The Economics of Bitcoin is about how the original coins are generated, how new coins are minted, how the currency is regulated, etc. Nakamoto's paper has nothing to say about these issues. In particular, many people feel that Bitcoins have been distributed in a manner that makes them a Ponzi scheme. I am not aware of any paper published in a peer reviewed Economics journal that contradicts this.

The lack of a peer reviewed CS publication is terrible, but not fatal. Bitcoin has enough popularity now that we can expect crypto researchers to be looking at it as an easy target for a quick pub. The lack of a pub on a flaw in the technology of Bitcoin is not bad. This technology might be useful for something.

However, the lack of a peer reviewed Economics pub addressing the Ponzi Scheme issue is fatal. In addition, I'm pretty sure that there are other important things that need to be investigated by Economists. I can't say much more about this since I am a computer scientist.

I hope people will understand that there is a distinction between Bitcoin technology and Bitcoin coins. It is possible to have a different opinion on each and an opinion on one does not imply anything about the other. I urge people in future Slashdot discussions to take care to make it clear in their posts whether or not they are talking about the technology or the coins. Thank you.

Comment Re:Another visitor! (Score 1) 344

You have caught bitcoin fever.

I can easily substitute any collectible item every where "bitcoin" appears in your post. For example, collectible coins, stamps, beanie babies, paintings, sculptures, vintage cars, faberge eggs, barbie dolls, swatches, baseball cards, etc.

Let's talk about something specific. A Picasso serves exactly the same role as a bitcoin. There are a limited number. They are difficult to forge. They have value because people think they have value. They are independent of any government. They can be used as an alternative storage and investment of wealth. They can be stolen. The ownership is tracked by a community.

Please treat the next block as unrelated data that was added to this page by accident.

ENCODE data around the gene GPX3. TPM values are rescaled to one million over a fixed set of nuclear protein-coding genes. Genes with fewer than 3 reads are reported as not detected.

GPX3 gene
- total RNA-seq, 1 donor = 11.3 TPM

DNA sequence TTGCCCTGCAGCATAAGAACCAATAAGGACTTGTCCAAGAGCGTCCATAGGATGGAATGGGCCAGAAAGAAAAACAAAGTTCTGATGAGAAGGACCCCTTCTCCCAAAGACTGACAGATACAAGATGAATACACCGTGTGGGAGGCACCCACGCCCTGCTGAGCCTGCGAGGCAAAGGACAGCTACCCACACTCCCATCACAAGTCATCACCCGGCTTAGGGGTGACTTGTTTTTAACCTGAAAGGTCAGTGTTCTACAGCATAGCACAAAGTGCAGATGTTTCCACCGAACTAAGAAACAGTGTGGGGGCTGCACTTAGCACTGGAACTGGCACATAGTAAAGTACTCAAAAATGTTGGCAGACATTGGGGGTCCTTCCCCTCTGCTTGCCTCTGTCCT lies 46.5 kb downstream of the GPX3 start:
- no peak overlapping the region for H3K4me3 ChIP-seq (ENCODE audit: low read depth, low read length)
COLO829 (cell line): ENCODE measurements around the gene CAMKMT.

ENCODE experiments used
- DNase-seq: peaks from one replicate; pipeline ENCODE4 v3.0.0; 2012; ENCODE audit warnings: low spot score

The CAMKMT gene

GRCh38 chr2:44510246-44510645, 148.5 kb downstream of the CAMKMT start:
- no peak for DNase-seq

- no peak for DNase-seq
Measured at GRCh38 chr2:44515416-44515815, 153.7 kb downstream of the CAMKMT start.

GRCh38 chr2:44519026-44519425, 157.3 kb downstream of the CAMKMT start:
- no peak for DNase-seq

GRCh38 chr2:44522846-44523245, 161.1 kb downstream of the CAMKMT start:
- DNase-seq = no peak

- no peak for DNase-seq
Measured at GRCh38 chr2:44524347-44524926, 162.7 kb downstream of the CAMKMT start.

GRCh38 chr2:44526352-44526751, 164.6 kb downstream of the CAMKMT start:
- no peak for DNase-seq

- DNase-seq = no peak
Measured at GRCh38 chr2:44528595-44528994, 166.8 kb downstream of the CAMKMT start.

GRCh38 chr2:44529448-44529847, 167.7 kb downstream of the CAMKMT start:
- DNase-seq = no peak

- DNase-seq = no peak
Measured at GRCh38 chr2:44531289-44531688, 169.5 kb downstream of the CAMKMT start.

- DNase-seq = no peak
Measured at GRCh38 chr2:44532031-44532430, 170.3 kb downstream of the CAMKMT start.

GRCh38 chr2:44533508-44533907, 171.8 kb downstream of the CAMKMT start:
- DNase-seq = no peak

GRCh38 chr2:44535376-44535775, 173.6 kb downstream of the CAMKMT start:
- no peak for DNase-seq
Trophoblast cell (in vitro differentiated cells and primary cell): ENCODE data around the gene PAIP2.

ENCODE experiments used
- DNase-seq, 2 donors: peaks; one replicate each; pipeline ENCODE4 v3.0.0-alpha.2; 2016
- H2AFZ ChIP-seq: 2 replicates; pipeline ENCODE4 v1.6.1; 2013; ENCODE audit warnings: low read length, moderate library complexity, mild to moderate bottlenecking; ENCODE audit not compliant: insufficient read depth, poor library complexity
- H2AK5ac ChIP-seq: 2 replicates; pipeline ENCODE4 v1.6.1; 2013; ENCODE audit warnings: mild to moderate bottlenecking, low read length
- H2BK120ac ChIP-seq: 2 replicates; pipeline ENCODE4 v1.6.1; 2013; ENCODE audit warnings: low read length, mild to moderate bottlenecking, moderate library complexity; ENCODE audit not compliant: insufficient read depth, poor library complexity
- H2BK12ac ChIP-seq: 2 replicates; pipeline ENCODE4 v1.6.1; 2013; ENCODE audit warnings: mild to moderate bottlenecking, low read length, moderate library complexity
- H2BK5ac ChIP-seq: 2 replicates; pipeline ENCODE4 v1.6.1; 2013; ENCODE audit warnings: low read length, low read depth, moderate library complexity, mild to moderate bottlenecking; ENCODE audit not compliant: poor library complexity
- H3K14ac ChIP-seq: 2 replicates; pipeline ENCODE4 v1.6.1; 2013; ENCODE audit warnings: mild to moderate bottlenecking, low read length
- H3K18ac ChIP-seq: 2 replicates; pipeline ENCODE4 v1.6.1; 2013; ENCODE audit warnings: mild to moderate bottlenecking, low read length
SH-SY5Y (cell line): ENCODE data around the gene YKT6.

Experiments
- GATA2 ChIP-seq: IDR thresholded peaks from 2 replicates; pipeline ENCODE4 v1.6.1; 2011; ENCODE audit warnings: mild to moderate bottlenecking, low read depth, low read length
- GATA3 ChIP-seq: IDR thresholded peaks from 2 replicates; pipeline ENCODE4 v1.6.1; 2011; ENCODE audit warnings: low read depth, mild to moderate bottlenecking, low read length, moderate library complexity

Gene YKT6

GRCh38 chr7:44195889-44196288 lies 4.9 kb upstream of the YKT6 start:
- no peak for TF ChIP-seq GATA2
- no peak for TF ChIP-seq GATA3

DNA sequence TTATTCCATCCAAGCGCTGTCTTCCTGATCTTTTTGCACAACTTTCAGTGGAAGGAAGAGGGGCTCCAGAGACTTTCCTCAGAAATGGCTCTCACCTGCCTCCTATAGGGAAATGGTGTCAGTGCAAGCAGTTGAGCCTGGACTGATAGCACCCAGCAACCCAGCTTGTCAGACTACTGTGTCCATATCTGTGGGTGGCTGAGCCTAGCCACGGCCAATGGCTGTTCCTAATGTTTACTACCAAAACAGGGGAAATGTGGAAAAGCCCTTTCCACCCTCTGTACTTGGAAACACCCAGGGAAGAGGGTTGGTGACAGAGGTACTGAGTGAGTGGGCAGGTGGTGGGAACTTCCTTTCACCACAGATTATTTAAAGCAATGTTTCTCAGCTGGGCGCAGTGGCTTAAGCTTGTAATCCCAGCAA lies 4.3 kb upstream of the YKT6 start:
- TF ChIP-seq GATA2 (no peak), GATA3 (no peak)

The peering algorithms which underlie bitcoins are somewhat interesting. Beyond that, there is nothing new.

Comment weed out classes (Score 1) 606

The sciences and engineering programs tend to have intro classes that weed out the weaker students. This is at odds with one of the primary goals of teaching. However, I think these weed out classes are ultimately a good thing because society pays a cost when poor students get science and engineering degrees.

Bad science creates a burden on society by undermining our efforts to advance knowledge. Every poorly conducted experiment and incorrect published paper creates extra work for everybody. The erroneous results must be refuted or else the misinformation spreads. In addition, peer reviews don't come free. A poor scientist cannot contribute useful reviews but they can submit papers which need review (moreso than better scientists). They are a constant burden on the community.

Bad engineering also creates extra work for everybody. Engineered systems are susceptible to the weakest link paradigm. A broken part cannot be ignored; it could bring down the whole system. Good engineering teams quickly identify poor engineers and remove them. Engineering teams made up of poor engineers dump broken products on end users which causes problems for everyone. Even if the engineers are held accountable, the problems don't go away naturally. Society has to waste time and effort cleaning up their messes.